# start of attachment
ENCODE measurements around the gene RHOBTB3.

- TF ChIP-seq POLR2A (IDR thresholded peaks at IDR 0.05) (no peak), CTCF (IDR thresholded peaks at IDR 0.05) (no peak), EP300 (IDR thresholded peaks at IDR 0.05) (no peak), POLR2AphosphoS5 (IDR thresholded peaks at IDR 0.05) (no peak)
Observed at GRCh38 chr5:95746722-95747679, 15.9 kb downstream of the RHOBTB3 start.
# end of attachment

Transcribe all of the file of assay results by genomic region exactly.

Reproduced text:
ENCODE measurements around the gene RHOBTB3.

- TF ChIP-seq POLR2A (IDR thresholded peaks at IDR 0.05) (no peak), CTCF (IDR thresholded peaks at IDR 0.05) (no peak), EP300 (IDR thresholded peaks at IDR 0.05) (no peak), POLR2AphosphoS5 (IDR thresholded peaks at IDR 0.05) (no peak)
Observed at GRCh38 chr5:95746722-95747679, 15.9 kb downstream of the RHOBTB3 start.